For more from David make sure to catch him at his blog, Hive Mind Mead,and follow him on Twitter.
I like this idea. I have a few 3 gallon kegs left over from when I brewed small beer batches. A sessionable sparkling mead would be easy to make and a nice addition to the tap list.
Nice work
Nice, well-written article. And timely too: I was just planning on doing some one-gallon batches of mead, including sour/lambic as well as hydromel. Thanks for the inspiration!
If I was to want to scale one of these recipes to 3 or 5 gallons, do I just multiply the ingredients by 3 or 5 respectively? I know that's not the case with brewing beer, but have no idea with mead...
@Ztup For the most part. The only thing you don't really scale proportionally for meads is spices. It's hard to give a baseline for how much extra spice you need for all spices as they all act differently. The best thing to do is start with the 1 gallon amount and add a bit at a time.
You can easily add more spices if needed. It's much harder to remove what you already put in.
Well-written, sir, and thank you! Mead making has been something I really want to excel at...but sadly have not done so yet - I have done a couple and they are increasingly better through time - shelving and forgetting helps a lot there.
I do have a question about the sparkling side of things. I made an attempt to add that sparkle, but I was unsuccessful using honey as the priming sugar - what is the best way to accomplish this and not have bottle bombs, etc? Any tips on that?
plain sugar works fine. The amount you need to add in order to carbonate won't add any flavor. So, no need to use more expensive sugar sources.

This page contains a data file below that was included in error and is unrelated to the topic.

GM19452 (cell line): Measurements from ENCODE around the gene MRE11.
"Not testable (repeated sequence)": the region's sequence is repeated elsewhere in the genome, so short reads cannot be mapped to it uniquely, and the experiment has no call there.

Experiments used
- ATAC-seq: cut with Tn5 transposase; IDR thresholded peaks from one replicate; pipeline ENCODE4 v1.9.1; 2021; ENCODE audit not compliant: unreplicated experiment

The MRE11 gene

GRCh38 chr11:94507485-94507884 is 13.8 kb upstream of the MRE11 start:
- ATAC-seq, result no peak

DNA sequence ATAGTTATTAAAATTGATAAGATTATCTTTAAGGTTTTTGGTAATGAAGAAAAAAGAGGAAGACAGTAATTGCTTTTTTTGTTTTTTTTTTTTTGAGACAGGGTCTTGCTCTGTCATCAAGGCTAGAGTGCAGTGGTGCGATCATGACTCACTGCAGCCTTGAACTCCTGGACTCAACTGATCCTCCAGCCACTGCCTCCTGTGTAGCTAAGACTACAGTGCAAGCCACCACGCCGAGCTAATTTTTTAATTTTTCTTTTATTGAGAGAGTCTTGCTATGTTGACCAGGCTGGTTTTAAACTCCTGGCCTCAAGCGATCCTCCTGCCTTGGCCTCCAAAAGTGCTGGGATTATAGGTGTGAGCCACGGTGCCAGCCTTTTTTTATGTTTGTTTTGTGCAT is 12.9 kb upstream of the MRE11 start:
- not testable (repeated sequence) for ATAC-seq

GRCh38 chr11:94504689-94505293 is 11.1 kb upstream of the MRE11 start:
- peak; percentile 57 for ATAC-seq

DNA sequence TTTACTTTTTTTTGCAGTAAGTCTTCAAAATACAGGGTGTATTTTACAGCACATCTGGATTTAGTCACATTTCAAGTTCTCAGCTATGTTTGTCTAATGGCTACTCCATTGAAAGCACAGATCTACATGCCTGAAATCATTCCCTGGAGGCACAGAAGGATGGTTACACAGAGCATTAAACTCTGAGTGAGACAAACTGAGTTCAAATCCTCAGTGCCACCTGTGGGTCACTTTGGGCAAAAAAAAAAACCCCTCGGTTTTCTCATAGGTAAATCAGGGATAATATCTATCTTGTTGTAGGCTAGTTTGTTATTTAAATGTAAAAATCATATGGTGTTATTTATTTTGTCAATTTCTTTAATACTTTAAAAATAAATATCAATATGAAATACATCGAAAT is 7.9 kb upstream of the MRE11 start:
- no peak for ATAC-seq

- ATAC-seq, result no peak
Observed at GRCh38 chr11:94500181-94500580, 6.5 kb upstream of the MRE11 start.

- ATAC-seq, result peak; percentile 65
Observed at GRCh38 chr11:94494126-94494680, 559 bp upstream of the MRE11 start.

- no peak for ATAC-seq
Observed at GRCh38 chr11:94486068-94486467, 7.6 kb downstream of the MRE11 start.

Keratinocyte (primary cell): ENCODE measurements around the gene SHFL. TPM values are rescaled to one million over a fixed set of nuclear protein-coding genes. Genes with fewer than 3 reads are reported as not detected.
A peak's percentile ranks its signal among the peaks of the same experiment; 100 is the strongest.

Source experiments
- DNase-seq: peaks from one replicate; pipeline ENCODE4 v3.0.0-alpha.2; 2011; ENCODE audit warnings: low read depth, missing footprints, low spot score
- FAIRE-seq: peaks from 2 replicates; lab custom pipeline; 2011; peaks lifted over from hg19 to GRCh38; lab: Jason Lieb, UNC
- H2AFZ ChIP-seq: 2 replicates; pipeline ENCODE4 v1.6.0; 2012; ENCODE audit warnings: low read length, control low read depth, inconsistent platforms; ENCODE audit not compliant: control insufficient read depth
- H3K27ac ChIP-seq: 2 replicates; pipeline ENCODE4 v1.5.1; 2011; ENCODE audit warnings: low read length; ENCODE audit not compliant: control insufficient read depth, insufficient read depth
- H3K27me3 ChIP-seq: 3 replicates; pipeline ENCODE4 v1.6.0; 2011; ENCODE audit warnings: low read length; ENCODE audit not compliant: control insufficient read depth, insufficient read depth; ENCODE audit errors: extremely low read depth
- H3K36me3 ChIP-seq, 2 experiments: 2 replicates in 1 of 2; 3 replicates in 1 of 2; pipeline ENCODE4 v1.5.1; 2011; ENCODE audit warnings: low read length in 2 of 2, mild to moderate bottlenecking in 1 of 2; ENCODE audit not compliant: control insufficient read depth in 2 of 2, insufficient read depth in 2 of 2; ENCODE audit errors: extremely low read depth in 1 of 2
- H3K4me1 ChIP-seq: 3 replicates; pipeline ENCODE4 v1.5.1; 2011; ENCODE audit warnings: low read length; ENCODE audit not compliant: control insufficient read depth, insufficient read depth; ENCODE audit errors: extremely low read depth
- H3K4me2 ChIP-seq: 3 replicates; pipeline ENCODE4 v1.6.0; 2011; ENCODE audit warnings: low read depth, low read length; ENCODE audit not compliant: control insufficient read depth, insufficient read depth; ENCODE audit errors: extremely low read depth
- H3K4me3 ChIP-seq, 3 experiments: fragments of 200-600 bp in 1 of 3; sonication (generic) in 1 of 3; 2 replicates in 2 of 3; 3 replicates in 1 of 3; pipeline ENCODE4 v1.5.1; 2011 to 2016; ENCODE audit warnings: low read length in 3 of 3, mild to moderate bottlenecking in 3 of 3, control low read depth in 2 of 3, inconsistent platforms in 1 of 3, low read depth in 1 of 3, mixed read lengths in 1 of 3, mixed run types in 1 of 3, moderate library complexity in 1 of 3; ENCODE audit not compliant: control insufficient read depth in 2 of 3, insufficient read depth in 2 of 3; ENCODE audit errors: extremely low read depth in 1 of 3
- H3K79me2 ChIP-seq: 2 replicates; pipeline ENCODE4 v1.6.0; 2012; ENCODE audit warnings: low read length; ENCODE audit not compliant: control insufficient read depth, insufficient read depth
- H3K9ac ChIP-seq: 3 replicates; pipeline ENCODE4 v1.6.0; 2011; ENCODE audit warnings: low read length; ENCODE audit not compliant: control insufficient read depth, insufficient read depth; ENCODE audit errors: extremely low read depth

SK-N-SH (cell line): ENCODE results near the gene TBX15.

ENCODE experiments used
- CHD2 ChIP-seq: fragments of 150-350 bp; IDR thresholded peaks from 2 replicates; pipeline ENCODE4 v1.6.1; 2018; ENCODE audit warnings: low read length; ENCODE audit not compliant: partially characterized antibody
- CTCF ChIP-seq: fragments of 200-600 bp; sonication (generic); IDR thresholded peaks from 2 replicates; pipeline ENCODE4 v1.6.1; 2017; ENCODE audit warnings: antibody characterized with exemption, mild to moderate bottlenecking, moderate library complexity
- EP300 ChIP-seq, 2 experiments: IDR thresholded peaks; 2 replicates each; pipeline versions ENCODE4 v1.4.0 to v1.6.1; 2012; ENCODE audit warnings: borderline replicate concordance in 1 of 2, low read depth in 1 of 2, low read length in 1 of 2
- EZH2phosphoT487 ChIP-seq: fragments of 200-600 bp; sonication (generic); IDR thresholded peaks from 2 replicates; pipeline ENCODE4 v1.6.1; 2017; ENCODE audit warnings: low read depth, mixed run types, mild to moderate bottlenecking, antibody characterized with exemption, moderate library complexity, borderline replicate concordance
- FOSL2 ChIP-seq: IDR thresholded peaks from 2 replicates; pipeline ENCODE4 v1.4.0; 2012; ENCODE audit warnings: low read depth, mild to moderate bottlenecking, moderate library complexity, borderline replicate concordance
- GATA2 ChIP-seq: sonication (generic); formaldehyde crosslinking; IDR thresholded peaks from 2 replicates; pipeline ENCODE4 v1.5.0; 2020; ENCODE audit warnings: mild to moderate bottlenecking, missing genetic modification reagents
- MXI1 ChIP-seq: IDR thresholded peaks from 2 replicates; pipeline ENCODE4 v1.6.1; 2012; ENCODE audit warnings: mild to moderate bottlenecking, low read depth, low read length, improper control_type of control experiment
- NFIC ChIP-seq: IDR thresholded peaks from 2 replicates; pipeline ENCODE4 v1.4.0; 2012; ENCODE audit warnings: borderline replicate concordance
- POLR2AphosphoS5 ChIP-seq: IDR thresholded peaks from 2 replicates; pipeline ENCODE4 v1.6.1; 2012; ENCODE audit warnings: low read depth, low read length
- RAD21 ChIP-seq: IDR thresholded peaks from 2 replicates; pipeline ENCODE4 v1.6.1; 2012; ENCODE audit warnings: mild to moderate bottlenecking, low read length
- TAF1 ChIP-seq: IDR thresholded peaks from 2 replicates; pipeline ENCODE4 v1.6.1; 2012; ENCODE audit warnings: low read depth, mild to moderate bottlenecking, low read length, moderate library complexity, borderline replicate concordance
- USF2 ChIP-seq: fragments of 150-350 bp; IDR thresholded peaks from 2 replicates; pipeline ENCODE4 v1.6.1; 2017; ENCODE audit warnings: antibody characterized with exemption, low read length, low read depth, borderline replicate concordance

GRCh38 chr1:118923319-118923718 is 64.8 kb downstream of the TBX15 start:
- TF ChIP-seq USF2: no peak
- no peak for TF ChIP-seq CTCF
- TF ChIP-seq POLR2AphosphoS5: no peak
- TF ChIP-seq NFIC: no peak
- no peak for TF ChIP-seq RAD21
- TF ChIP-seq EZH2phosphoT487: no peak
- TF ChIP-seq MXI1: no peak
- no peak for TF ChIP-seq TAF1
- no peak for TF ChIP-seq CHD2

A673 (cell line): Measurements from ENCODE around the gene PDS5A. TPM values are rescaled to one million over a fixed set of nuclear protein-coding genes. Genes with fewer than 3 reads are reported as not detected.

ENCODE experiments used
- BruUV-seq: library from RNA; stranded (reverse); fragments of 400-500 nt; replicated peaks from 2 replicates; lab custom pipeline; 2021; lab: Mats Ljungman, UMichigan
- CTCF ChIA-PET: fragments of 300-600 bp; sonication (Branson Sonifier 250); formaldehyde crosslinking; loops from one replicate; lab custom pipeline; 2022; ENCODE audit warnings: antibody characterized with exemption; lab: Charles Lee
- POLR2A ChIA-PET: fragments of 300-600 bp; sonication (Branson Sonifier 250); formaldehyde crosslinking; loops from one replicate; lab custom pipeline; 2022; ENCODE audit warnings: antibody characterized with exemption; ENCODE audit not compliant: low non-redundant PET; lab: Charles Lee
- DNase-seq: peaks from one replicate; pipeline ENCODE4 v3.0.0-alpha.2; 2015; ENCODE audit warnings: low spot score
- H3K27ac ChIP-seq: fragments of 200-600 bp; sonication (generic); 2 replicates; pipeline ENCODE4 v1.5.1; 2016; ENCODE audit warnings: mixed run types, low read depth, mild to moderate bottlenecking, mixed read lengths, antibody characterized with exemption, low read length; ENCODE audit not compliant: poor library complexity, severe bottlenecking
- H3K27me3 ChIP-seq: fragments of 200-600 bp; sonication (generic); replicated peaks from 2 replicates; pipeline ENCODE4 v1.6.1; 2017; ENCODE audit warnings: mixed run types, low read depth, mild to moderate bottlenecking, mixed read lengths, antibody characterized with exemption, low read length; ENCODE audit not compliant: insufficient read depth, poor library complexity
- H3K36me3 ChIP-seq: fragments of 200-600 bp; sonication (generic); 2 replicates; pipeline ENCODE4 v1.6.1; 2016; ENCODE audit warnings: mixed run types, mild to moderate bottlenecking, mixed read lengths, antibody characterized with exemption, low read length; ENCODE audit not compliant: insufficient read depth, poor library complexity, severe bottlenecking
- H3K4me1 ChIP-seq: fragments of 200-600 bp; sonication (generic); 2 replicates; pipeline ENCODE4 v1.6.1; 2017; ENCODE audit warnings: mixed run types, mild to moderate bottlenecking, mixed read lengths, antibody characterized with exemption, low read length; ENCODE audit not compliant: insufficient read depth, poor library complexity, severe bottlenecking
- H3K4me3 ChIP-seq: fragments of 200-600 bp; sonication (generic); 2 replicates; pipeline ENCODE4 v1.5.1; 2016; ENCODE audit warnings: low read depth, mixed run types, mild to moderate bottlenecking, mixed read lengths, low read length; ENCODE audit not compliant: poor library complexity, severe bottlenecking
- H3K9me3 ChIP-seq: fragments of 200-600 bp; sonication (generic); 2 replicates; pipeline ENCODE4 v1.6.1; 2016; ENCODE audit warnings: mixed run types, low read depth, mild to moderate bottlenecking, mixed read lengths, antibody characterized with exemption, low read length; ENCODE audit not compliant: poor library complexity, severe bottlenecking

As long as you didn't stabilize your mead, or max the yeast out, it should have carbonated. And make sure your bottle can hold carbonation. Most wine bottles (minus champagne etc) would rather blow up that hold CO2
@MarshmallowBlue Indeed! I used beer bottles for my carb attempt (both times). Wine bottles only used for the still stuff. Will the volumes of CO2 match the same for beer in your experience? 1oz dextrose per gallon for instance?
Forgive my mead ignorance once again, but you mention that the Cinnamon Clove Spiced Hydromel can be backsweetened with more honey when it's crystal clear, what prevents the additional honey from fermenting at that point? Is the Munton's yeast simply maxed out at that point?
@Ztup stabilize with potassium sorbate and camden tabs. Then add your back-sweetening agent a day later. If you do add more honey, sometimes you need to let it clear some more.
@Arrheinous Not at all. If you still have some residual sugar left over, it's good to stabilize even if you aren't back sweetening. But yes, you can bottle Uncarbonated hydromel in wine bottles.
All you're doing for a hydromel is providing less sugar to the yeast, everything else is standard practice.
Or if it's gone dry (1.000) you can bottle it as is.